Sunday, November 7, 2010

Wicked Little Town

You know, the sun is in your eyes
And hurricanes and rains
Blacken cloudy skies

You're running up and down that hill
You turn it on and off at will
There's nothing here to thrill or bring you down
And if you've got no other choice
You know you can follow my voice
Through the dark turns and noise
Of this wicked little town

Oh Lady Luck has led you here
And they're so twisted up
They'll twist you up, I fear

They're pious, hateful, and devout
You're turning tricks 'til you're turned out
The wind so cold it burns
You're burning out and blowing 'round
And if you've got no other choice
You know you can follow my voice
Through the dark turns and noise
Of this wicked little town

The fates are vicious and they're cruel
You learn too late you've used
Two wishes
Like a fool

And then you're someone you are not
And Junction City ain't the spot
Remember Mrs. Lot and when she turned around
And if you've got no other choice
You know you can follow my voice
Through the dark turns and noise
Of this wicked little town 

--From Hedwig and the Angry Inch

Thursday, November 4, 2010

Would You Pass the Hedwig Test?

I love the musical/movie Hedwig & the Angry Inch--I know I've written about it a bunch.  I've seen both the musical (directed by my late friend Terry Long (I miss him!!)) and the movie quite a lot.  It is a bit twisted but it is certainly a love story.  But I think I've developed a test (at least, that's what Xing Fu called it way back when).  The test consists of whether or not a person can appreciate the movie & all of its quirks, & complexities; the humor & the pathos.  


Born a boy named Hansel whose life's dream is to find his other half, Hedwig reluctantly submits to a sex change operation in order to marry an American G. I. and get over the Berlin Wall to freedom. The operation is botched, leaving her with the aforementioned 'angry inch'. Finding herself high, dry and divorced in a Kansas trailer park, she pushes on to form a rock band and encounters a lover/protégé in young Tommy Gnosis, who eventually leaves her, steals her songs and becomes a huge rock star.

A bitter yet witty Hedwig with her pan-Slavic band, The Angry Inch, shadows Tommy's stadium tour, performing in near-empty restaurants for bewildered diners and a few die-hard fans. Through a collage of songs, flashbacks and animation, Hedwig tells her life story while on a tour of chain strip-mall seafood restaurants, trying to capitalize on her tabloid celebrity as the supposed ex-lover of famed rock star, Tommy Gnosis. Somewhere between the crab cakes and the cramped motel rooms, between the anguish and the acid-wash, she pursues her dreams and discovers the origin of love.

There are a lot of references to Aristophanes' speech in Plato's Symposium.  Most specifically in the song the Origin of Love.  My last post was an excerpt from that song.  The movie/musical is full of references to mythology, Christianity, etc., and how aspects of Hedwig's story mirror these ideas.  Additionally, many of the songs also reflect the concept of opposites & contradiction--like I said, there's a lot there.  Also a wonderful homage to glam rock, a la David Bowie androgyny.  I recommend it highly--if you can pass the test that is.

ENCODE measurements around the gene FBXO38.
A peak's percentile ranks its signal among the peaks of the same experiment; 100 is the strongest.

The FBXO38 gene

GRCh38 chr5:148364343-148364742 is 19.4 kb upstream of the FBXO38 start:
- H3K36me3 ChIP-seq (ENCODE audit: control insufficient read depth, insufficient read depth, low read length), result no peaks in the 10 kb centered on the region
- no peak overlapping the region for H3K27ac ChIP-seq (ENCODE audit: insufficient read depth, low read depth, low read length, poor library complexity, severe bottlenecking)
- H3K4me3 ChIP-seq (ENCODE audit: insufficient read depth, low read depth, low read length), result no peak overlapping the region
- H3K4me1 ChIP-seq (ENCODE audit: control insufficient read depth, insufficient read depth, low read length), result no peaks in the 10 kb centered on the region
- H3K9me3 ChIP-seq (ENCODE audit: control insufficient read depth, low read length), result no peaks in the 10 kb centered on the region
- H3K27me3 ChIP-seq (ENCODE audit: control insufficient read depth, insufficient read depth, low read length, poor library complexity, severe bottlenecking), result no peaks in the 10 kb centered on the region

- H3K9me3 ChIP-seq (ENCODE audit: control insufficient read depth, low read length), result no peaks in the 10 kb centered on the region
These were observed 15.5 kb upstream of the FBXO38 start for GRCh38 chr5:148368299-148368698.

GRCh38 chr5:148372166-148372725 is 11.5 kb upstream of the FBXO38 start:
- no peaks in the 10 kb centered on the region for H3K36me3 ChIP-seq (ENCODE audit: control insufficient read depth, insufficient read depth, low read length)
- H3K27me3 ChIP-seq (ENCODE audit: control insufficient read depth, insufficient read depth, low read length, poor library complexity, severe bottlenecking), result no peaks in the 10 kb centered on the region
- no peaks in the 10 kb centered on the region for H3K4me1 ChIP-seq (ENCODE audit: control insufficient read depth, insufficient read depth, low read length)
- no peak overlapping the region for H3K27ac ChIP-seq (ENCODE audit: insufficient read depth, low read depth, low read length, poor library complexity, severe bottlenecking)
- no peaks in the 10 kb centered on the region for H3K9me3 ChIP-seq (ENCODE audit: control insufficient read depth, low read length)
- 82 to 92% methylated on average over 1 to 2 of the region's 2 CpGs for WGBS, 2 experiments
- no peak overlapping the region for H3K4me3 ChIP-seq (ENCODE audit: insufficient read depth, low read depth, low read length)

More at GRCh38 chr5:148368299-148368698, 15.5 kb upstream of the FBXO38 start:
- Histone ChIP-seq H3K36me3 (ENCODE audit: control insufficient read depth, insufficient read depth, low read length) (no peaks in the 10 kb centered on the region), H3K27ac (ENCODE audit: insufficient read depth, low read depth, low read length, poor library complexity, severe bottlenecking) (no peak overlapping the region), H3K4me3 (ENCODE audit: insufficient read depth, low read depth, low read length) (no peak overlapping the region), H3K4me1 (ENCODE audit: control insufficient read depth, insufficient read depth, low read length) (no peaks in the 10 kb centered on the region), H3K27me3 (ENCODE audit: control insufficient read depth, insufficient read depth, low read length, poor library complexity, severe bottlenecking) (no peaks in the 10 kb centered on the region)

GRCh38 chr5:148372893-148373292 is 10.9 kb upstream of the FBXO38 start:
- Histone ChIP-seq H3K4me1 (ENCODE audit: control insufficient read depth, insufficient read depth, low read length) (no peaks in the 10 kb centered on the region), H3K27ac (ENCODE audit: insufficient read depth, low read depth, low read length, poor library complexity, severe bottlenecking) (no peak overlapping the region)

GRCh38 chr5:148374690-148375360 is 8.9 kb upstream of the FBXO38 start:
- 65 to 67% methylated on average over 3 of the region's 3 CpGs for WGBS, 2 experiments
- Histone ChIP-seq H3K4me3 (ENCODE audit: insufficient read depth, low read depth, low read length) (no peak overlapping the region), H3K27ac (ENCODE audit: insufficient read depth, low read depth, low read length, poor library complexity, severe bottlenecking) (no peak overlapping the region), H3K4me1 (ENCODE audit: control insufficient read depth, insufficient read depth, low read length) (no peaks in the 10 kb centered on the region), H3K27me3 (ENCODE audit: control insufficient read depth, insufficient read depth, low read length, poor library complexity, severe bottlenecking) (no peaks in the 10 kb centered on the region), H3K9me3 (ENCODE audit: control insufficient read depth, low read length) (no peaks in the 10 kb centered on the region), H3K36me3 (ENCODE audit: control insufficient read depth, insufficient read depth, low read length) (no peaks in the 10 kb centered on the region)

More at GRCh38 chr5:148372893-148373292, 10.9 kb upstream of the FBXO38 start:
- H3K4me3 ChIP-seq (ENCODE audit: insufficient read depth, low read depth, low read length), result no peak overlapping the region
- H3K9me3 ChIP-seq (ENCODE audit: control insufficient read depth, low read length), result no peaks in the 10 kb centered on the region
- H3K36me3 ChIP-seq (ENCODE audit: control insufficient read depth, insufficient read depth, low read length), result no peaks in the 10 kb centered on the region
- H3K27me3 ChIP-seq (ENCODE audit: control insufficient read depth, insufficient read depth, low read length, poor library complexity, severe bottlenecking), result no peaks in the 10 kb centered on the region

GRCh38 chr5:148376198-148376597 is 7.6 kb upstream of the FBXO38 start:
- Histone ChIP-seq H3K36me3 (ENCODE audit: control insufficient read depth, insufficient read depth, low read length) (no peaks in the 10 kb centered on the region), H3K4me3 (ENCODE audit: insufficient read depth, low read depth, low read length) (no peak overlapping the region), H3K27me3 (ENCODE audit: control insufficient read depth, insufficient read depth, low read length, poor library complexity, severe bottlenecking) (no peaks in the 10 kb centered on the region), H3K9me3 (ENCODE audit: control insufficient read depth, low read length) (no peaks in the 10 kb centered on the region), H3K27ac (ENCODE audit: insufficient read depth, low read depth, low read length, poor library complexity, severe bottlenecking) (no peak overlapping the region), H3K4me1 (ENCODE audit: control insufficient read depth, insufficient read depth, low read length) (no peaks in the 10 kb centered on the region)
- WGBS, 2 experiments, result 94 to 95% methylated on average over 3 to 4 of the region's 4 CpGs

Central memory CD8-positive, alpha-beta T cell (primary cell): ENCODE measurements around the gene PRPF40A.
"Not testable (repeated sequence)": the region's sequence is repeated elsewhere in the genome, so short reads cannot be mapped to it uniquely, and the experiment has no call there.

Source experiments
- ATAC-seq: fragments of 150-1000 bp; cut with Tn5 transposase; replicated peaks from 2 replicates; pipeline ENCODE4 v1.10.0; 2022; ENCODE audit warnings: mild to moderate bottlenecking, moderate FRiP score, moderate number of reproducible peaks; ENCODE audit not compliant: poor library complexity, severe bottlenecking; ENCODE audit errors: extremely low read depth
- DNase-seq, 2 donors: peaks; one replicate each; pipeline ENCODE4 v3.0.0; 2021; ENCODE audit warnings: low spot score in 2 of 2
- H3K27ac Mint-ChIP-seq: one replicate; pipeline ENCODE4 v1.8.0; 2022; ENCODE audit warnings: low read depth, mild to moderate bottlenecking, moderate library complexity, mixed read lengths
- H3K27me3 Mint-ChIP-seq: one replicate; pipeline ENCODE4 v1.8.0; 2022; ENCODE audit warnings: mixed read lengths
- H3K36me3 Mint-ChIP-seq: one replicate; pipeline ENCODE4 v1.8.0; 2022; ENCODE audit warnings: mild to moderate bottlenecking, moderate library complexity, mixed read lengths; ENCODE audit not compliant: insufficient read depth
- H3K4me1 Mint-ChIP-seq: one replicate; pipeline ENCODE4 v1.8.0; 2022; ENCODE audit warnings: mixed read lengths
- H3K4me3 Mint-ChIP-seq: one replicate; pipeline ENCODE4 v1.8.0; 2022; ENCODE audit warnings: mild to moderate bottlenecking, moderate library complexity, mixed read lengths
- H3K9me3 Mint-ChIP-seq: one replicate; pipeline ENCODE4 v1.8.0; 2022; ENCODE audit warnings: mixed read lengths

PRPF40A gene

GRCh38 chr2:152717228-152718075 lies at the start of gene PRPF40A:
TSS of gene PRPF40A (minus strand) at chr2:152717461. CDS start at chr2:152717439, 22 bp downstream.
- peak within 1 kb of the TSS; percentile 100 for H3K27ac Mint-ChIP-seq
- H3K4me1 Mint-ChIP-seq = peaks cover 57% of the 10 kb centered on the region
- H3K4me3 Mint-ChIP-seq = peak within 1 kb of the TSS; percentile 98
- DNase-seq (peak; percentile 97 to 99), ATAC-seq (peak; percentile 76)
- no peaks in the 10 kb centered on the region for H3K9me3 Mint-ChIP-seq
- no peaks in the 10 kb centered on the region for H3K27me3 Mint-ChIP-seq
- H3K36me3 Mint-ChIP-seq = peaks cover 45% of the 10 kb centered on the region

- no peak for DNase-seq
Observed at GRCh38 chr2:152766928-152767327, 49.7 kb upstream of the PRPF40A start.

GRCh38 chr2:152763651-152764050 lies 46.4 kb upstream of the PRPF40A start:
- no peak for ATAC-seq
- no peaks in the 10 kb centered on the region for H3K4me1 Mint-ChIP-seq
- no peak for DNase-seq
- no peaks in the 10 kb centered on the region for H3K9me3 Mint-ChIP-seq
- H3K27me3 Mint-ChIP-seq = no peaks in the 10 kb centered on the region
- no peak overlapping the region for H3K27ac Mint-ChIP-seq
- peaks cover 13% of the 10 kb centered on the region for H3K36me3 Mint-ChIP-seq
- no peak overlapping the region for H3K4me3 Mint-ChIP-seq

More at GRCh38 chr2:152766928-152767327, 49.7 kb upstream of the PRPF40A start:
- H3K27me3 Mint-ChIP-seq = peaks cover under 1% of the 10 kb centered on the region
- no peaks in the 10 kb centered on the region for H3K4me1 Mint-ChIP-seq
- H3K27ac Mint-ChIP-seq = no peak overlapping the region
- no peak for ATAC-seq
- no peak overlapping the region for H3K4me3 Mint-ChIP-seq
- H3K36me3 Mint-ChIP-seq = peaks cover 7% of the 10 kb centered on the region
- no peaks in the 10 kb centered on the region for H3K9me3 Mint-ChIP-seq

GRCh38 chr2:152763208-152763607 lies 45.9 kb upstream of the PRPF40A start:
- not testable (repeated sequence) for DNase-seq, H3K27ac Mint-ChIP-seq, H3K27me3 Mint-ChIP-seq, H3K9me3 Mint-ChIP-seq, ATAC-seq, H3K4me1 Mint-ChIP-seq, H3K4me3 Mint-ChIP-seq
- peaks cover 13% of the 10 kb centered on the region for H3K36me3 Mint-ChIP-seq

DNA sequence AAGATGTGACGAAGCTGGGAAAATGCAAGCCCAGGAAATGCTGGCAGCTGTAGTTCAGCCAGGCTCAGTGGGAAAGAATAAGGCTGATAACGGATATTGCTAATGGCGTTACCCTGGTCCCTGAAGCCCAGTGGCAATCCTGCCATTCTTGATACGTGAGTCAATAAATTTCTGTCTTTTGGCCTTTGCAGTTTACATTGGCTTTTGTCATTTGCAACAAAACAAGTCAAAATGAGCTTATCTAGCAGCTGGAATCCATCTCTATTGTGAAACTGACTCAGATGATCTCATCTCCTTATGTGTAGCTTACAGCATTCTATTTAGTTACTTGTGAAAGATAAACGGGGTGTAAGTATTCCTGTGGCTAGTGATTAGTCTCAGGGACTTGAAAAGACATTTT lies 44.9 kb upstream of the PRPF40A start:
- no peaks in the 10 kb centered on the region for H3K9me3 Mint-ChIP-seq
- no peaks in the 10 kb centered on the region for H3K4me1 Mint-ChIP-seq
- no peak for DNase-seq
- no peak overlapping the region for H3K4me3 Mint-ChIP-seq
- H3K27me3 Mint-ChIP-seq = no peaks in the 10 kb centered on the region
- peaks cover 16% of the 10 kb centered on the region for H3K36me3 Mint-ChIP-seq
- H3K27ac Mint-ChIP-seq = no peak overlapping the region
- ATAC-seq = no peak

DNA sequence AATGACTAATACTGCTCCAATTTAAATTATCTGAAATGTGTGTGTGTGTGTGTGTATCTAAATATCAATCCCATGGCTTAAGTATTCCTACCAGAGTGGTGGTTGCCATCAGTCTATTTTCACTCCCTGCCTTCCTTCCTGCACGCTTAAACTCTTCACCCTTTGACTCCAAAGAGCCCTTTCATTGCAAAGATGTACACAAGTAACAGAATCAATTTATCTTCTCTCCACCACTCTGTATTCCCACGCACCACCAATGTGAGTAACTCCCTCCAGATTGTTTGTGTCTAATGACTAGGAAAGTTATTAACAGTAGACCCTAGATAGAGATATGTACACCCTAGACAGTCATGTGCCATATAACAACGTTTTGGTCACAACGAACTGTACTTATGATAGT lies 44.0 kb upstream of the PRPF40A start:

So, early on, I suggested to Xing Fu that we watch this film--in my mind, if a guy can appreciate all the levels, the humor & a little bit of discomfort (transgenders anyone?), then he & I will probably have a lot to talk about in the future.  Not that this is a prime indicator of the success of a possible relationship with a guy, but if he's open-minded, & gets it...well, he gets beyond my 50 first date screening pretty quickly.  Mebbe even closer to prince versus frog status....

I think I've created a monster.  Xing Fu absolutely got it--I knew he would, of course!   And he references the movie often as well.  Passed with flying colors!

Tuesday, November 2, 2010

Origin of Love

Last time I saw you
We had just split in two.
You were looking at me.
I was looking at you.
You had a way so familiar,
But I could not recognize,
Cause you had blood on your face;
I had blood in my eyes.
But I could swear by your expression
That the pain down in your soul
Was the same as the one down in mine.
That's the pain,
Cuts a straight line
Down through the heart;
We called it love.
So we wrapped our arms around each other,
Trying to shove ourselves back together.
We were making love,
Making love.
It was a cold dark evening,
Such a long time ago,
When by the mighty hand of Jove,
It was the sad story
How we became
Lonely two-legged creatures,
It's the story of
The origin of love.
That's the origin of love. 

--From Hedwig & The Angry Inch